Keuchel has also changed his repertoire. He scrapped his curveball and has been having more success with his sinker, changeup and slider, generating groundballs with the first two and missing bats with the last. A lot of that success stems from his command. Keuchel's primary target is the bottom of the strike zone, and when he misses, he misses low, usually on purpose. The result has been one of the best groundball rates of the last decade and one of the best pitching performances in the AL through the first two months of the season.
1. Johnny Cueto, RHP, Reds (1)
Season Stats: 5-4, 1.68 ERA, 0.76 WHIP, 9.1 K/9, 4.38 K/BB, 7.6 IP/GS, 3 CG, 2 SHO, 220 ERA+ (12 GS)
Last Three Weeks: 2-2, 2.25 ERA, 0.82 WHIP, 7.7 K/9, 4.80 K/BB, 7.0 IP/GS, 1 SHO
Cueto allowed just 10 runs through his first nine starts this season -- aided by a .160 BABIP -- but then allowed 12 more runs (though just seven were earned) in his next two outings. That rough patch appears to have been a fluke, as Cueto returned to his previous form in his last start, throwing 7⅓ shutout innings against the Diamondbacks with seven strikeouts against one walk and five hits. Fun fact: With the exception of his won-loss record, which has been undermined by poor run support, the statistics listed in Cueto's season line above that are not major league-leading totals are still career highs.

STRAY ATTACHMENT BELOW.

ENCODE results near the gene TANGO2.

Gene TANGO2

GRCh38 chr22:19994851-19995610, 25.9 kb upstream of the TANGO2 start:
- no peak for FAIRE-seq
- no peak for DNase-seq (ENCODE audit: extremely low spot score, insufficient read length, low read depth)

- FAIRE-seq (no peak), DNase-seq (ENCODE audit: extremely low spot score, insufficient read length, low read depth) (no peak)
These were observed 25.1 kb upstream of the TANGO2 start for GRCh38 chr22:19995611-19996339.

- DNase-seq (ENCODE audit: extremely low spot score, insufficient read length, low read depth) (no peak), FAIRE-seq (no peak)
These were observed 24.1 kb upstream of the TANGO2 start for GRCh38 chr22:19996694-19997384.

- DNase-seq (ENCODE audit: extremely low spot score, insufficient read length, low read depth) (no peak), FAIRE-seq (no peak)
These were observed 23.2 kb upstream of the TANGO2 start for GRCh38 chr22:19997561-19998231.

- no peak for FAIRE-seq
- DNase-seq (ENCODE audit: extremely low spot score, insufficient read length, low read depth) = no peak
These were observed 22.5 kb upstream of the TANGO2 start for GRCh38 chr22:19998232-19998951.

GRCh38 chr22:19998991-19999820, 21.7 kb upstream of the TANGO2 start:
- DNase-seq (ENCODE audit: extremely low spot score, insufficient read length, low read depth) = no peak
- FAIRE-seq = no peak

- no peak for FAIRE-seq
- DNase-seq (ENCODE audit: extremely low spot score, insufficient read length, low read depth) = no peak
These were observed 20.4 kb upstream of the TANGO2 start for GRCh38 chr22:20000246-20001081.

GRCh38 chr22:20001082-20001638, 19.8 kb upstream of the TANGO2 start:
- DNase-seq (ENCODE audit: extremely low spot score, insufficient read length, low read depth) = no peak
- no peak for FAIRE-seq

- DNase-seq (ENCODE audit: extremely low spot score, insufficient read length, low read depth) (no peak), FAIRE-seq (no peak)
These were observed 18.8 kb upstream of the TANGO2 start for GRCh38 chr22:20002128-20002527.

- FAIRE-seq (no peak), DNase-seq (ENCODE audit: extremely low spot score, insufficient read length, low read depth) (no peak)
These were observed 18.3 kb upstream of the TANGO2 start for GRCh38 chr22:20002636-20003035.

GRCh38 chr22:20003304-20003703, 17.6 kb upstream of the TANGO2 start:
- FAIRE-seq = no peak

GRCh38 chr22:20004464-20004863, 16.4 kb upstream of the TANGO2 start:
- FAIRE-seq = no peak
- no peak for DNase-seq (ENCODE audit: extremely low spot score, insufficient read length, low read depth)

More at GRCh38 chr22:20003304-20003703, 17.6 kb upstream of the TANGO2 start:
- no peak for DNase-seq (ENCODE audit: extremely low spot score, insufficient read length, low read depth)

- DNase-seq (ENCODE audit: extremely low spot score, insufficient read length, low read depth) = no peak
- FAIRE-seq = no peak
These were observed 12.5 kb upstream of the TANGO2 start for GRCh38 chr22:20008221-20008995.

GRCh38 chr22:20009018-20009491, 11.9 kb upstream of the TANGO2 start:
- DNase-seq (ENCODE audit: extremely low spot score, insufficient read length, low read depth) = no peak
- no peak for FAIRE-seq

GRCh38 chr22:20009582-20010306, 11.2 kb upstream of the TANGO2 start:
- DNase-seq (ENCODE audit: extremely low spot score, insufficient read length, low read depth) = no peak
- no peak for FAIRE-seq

2. Adam Wainwright, RHP, Cardinals (4)
Season Stats: 8-3, 2.31 ERA, 0.90 WHIP, 8.6 K/9, 4.68 K/BB, 7.2 IP/GS, 2 SHO, 157 ERA+ (13 GS)
Last Three Weeks: 2-1, 2.76 ERA, 0.75 WHIP, 10.1 K/9, 8.25 K/BB, 7.3 IP/GS, 1 SHO